If you are a smart city, dream of being a smart city, or think you can supply a smart city with the innovations it needs – then this is your chance. To promote what you're doing on a European scale; engage with and learn from others' experience; and partner with others to deliver more and save more.

Still not convinced? Check out this video testimony from Sebastian Marx from the City of Gothenburg, Sweden; from Franz Schaidhammer, Mayor of Wiesloch, Germany (speaking in German); or from Lutz Heuser of the Urban Institute about what this Partnership means for them.

For full details on how to get involved see here, — or check out the in-depth plan here.

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Comments

  • Peter Lundquist's picture
    Simple, proven performance. End the needless waste of conditioned air being pumped up against the least insulated part of a building's envelope. http://www.heatsavershades.com
  • Jonathan Marks's picture
    I believe Franz Schaidhammer is the most useful invitation on the website because he is specific about what they are doing (saving energy and finding novel uses for LED lamp posts ). The others are rather vague to be of much value. I don''t understand the split between "high-level" and "Sherpa". It creates a hierarchy. What is the relationship? Are the sherpa's just going to be busy with operational things? Frankly, I would invite the SME/Startup sector at a later stage when it is much clearer what challenges each of these cities faces. Otherwise you are just collecting suggestions looking for a problem.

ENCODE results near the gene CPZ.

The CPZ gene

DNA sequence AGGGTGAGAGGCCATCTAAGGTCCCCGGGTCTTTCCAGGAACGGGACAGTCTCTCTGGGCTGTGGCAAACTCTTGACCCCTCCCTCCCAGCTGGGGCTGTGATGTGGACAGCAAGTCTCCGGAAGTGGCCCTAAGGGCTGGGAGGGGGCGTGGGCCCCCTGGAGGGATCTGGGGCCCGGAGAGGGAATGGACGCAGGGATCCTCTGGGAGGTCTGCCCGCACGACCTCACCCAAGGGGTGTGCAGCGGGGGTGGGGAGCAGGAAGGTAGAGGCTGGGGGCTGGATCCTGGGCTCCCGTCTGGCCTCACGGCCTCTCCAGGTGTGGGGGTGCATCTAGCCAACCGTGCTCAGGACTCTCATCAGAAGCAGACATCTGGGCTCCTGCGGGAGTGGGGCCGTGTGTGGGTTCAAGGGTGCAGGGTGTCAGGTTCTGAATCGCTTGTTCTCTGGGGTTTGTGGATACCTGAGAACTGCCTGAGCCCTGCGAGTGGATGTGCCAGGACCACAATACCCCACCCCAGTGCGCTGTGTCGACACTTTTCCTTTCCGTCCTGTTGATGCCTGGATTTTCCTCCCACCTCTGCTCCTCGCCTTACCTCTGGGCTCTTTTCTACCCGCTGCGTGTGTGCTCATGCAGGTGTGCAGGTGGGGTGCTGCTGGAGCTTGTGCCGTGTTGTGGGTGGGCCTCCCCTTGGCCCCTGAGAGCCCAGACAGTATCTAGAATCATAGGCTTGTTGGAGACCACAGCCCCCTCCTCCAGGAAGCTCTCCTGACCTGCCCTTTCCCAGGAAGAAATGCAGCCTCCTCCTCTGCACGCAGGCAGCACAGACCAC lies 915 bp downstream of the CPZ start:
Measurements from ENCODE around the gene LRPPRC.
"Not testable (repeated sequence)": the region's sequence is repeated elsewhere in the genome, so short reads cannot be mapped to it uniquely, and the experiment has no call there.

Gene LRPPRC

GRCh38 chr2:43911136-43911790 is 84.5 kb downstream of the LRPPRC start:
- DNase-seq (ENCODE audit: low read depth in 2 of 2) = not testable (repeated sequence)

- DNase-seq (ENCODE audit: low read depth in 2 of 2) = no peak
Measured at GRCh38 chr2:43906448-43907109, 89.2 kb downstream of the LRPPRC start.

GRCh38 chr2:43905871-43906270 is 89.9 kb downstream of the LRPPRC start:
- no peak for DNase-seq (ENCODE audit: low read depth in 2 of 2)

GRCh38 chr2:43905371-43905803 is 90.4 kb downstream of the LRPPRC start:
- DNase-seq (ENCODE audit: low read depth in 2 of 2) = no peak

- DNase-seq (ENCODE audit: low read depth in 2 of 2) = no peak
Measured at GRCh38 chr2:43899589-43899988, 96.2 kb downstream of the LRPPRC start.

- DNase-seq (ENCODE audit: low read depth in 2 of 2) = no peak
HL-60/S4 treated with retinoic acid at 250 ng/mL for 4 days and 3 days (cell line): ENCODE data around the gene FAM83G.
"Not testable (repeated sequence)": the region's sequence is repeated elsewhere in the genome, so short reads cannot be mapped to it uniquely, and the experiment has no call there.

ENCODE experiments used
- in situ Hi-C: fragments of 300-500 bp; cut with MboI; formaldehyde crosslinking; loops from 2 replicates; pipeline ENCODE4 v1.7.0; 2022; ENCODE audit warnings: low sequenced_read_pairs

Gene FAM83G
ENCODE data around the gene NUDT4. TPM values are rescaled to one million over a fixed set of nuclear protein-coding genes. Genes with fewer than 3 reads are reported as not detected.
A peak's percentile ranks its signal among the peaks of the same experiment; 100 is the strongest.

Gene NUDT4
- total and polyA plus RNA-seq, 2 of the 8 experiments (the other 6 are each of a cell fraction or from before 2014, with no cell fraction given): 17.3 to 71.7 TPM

• Jonathan Marks's picture
    I believe Franz Schaidhammer is the most useful invitation on the website because he is specific about what they are doing (saving energy and finding novel uses for LED lamp posts ). The others are rather vague to be of much value. I don''t understand the split between "high-level" and "Sherpa". It creates a hierarchy. What is the relationship? Are the sherpa's just going to be busy with operational things? Frankly, I would invite the SME/Startup sector at a later stage when it is much clearer what challenges each of these cities faces. Otherwise you are just collecting suggestions looking for a problem.
  • Andreas B. OTTE's picture